Articles Comments

DocGeeks » News » Lazy Sunday documentaries

Lazy Sunday documentaries

The Green Wave

Planning a lazy Sunday? Then drag yourself to the cinema tomorrow as there is a lot going on in terms of documentaries. Here we give you our preferred choices showing in some of the best cinemas in London. 

Page One: A year inside the New York Times – 11am and 6pm at the Ritzy Picturehouse 

This documentary shows the daily goings of one of, or perhaps the, biggest and most important institutions in the media world; the New York Times. By following the media desk for one whole year, and especially on-screen hero David Carr, we get more than a glimpse of what life is like for a traditional newspaper in the new digital era.

Preview: The Green Wave - 6.30pm ICA

This moving account of Iran’s 2010 Green Revolution uses collage and illustration to tell the stories of the demonstrators as they bravely fought for change and reform under ultra-conservative President Mahmoud Ahmadinejad. Incorporated is the actual information the protestors used to mobilise and coordinate the revolution in the form of text messages, twitter feeds, facebook posts and blogs. These also serve as a reference for the experiences and thoughts of two young students, whose story runs through the film as the main thread.

From the Middle East selected by visiting arts: Roads of dreams - 12.30pm at the ICA FREE

They are dreaming of high-heeled gold shoes, that their birthday is just round the corner, and that school is closed down because of heavy snow. The children in Mona Rafatzadeh’s exploratory pop style documentary are like all other children. They dream of a spouse, wealth, a car, and a dream job is the common denominator, but the desire to leave Iran and live in California, to travel to Mecca, to live a relaxed and free life is also a part of their dreams. This is the UK premiere of Mona Rafatzadeh’s short, which in a beautiful and confrontational way provides a voice to the dreams of the Iranian people. The event is free but you have to book.

UK premiere: Men of Arlington – 3pm at The Tricycle plus Q&A

This powerful documentary tells the story of Arlington House, established in London’s Camden Town in 1905, through the lives of the emigrant Irish men who came to Britain to seek a better life, but lost themselves along the way. Fleeing poverty, oppression and family expectations, they left behind their native Ireland, but it never let go of them.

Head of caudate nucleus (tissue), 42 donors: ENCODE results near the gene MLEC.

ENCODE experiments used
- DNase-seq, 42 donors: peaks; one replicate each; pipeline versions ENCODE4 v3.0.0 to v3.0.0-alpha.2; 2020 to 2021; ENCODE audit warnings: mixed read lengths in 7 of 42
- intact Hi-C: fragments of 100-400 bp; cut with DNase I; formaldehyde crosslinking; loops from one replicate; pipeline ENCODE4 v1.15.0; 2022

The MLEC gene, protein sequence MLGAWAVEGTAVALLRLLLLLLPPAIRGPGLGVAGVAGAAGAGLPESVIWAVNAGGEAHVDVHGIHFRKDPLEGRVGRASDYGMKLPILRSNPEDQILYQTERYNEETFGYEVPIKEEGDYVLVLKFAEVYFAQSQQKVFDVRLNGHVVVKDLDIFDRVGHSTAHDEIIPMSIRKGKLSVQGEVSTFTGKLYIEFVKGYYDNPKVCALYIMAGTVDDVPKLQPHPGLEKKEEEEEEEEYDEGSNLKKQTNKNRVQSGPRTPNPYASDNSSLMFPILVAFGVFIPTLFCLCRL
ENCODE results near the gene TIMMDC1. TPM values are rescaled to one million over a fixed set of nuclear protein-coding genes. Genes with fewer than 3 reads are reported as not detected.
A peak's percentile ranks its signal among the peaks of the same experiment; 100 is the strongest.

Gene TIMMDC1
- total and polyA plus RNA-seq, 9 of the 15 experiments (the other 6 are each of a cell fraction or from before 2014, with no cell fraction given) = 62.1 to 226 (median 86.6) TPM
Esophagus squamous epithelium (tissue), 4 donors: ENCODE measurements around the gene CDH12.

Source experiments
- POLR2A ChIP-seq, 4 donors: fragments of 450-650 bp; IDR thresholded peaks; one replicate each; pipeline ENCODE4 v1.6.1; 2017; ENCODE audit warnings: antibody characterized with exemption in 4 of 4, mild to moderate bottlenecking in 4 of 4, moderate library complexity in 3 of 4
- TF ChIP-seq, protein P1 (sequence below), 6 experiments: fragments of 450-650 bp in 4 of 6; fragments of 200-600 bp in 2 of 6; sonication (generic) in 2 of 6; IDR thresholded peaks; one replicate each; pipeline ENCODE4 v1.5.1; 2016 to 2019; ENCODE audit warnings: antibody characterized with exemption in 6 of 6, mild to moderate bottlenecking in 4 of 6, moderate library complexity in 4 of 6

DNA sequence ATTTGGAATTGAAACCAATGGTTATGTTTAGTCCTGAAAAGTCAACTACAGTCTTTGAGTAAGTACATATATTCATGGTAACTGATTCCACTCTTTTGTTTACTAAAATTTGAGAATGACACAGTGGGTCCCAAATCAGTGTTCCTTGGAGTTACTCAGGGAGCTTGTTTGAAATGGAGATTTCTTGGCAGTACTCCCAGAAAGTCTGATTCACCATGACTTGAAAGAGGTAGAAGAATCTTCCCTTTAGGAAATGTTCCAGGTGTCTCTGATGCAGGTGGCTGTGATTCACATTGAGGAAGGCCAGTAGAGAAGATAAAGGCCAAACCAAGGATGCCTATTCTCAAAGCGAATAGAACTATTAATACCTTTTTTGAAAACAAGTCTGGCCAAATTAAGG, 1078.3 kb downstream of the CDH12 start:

Ultrasuede: In search of Halston – 3pm at the Mayfair Curzon

No one represents the glamour and decadence of the 70’s more than fashion designer Halston. In his documentary filmmaker Whitney Sudler-Smith explores the life and times of this talented yet frequently misunderstood American icon. From his early days as a milliner at Bergdorf Goodman, to his apotheosis as designer-to-the-stars and king of Studio 54, Halston lived an extraordinarily colorful life. While professional and personal problems consumed him in his later years, Smith reveals that beneath the often-lurid headlines, Halston was a true artist and a great man.

Pina – 12.35pm at the Mayfair Curzon

Pina Bausch is a legendary dancer and choreographer. Her unique creations transformed the language of dance and offer a visual experience like no other.
Just before her death in 2009 Bausch was working together with director Wim Wenders on a 3D film about her life and her dance company at the Tanztheater in the industrial town of Wuppertal. After she died Wenders decided to continue and make a documentary dedicated to her dance. The outcome is a real esthetic feast.

You’ve Been Trumped – 4pm plus Q&A at the Ritzy Picturehouse 

This documentary poignantly portrays the struggle of a small community against a big global monster. When Donald Trump initially sets his eyes on one of Scotland’s beautiful nature reserves as the perfect place to build his new golf resort his plans are rejected by Aberdeenshire Council. But faster than the speed of light his PR people take over and manage to convince the world and, more important, Scottish parliament of Trump’s good intentions and the benefits the project holds for the local economy. The plans are thus back on.

Share

Written by

Alexandra Zeevalkink is a Dutch-born journalist living in London who founded DocGeeks in August 2011 in order to have a legitimate excuse to watch every documentary under the sun. She freelances for various publications and writes mainly about documentary films, art projects and social inequalities. When she is not blogging or watching films she enjoys theater, photography and reading loads of books. She is always on the look out for potential partnerships with other creative minds.

Filed under: News

Comments are closed.